In Herakles, Euripides reveals with great subtlety and complexity the often brutal underpinnings of our social arrangements. The play enacts a thoroughly contemporary dilemma about the relationship between personal and state violence to civic order. Of all of Euripides' plays, this is his most skeptically subversive examination of myth, morality, and power. Depicting Herakles slowly going mad by Hera, the wife of Zeus, this play continues to haunt and inspire readers. Hera hates Herakles because he is one of Zeus' children born of adultery, and in his madness, Herakles is driven to murder his own wife and children and is eventually exiled, by his own accord, to Athens. This new volume includes a fresh translation, an updated introduction, detailed notes on the text, and a thorough glossary.
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LibraryThing ReviewUser Review - Devil_llama - LibraryThing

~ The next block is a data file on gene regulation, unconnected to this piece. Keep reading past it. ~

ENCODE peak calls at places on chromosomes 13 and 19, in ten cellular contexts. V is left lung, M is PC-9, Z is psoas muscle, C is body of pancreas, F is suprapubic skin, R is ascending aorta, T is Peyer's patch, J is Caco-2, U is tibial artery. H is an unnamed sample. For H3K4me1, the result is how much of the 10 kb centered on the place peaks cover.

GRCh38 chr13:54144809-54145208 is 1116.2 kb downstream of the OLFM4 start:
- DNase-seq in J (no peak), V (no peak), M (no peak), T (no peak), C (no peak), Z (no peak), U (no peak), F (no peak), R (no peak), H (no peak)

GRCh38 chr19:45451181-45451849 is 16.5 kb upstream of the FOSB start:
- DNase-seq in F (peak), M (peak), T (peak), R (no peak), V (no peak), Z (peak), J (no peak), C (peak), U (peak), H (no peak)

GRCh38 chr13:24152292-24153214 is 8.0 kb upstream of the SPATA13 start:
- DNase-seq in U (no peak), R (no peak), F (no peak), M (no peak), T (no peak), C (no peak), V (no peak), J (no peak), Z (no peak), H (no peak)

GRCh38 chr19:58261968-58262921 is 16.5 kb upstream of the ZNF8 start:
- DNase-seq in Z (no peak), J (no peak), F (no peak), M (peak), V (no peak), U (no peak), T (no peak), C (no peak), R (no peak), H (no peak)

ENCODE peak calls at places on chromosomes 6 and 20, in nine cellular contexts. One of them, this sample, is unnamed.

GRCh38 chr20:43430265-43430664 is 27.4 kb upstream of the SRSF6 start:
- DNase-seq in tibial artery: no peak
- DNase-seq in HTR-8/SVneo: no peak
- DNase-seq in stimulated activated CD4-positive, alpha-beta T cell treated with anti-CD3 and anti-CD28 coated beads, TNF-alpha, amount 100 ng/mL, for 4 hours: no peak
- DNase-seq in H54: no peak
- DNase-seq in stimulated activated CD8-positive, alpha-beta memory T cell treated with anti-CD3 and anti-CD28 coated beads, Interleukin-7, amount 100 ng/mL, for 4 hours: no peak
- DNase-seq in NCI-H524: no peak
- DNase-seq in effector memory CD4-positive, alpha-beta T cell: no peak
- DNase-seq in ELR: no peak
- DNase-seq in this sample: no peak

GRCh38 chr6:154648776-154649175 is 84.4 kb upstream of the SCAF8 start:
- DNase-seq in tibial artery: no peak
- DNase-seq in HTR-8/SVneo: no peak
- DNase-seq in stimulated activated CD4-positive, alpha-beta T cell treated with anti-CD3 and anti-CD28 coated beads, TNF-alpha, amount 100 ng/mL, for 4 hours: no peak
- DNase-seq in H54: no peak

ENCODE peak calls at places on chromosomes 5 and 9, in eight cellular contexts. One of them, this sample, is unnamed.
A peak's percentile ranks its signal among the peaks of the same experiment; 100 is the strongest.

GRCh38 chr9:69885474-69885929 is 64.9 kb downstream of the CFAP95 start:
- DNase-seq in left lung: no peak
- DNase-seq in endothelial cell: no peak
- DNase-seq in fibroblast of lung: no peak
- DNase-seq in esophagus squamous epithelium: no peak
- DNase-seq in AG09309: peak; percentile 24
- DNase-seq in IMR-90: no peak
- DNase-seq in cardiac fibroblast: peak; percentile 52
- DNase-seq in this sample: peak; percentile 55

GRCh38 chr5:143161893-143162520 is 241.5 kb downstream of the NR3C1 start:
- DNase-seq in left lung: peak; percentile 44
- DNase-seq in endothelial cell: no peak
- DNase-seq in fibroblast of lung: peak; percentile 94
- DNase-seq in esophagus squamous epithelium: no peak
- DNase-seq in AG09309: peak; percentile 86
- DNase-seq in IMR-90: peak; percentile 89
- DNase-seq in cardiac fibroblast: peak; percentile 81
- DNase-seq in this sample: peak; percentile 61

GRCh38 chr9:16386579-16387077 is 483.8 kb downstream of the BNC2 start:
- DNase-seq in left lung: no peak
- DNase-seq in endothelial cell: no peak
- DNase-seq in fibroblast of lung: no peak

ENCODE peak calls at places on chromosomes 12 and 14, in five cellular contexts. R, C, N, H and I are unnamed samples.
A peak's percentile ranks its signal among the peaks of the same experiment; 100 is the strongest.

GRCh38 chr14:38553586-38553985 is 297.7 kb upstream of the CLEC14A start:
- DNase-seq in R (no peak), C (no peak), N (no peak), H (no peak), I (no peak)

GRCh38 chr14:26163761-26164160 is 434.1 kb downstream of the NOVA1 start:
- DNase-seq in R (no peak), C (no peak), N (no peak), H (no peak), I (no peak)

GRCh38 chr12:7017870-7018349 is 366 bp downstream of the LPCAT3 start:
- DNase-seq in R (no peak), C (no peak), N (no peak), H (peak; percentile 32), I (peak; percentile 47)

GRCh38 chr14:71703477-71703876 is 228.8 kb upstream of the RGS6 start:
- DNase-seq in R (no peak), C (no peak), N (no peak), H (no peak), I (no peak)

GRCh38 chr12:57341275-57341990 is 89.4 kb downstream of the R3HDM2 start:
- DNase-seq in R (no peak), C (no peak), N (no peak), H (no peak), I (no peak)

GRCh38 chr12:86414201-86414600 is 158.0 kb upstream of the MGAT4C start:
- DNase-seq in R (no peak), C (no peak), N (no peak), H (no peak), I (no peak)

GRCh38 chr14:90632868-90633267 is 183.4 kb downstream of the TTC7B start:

More Greek tragedy, this one involving the feud between Hera and Hercules. After fulfilling his labors, Herakles arrives home to find his father, wife, and children homeless. He decides to take ... Read full review
ON THE TRANSLATION
NOTES ON THE TEXT
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achievements action akles Alkmene Alkmene's altar ambivalent Amphitryon Apollo Argos arrows Athenian Athens blood boys called celebrate Cerberus chariot chorus city's cult dance daughter dead death deity Delos Dionysos divine dramatic earth Elektryon endure Euboea Euripides Eurystheus exile Exit face fate father friendship goddess Greece Greek grief Hades hand head Hera Hera's Herakles hero hero's heroic honor human hydra inside the house Iris justice Kadmos keep killing king Kreon labors lines lion live Look Lykos Lyssa madness megara messenger monster mortal mother murder Muses Mycenae myth mythic Old friend Olympian gods Olympos Peloponnese peripeteia play play's poetry Prokne religious rescue rhythm ritual role sing slaughter sons Sophocles spear stage stain stasimon stone story suicide Taphians tears Tereus Theban Thebes There's Theseus Thessaly traditional tragedy translation turn underworld victory warrior What's who's wife of Zeus Zeus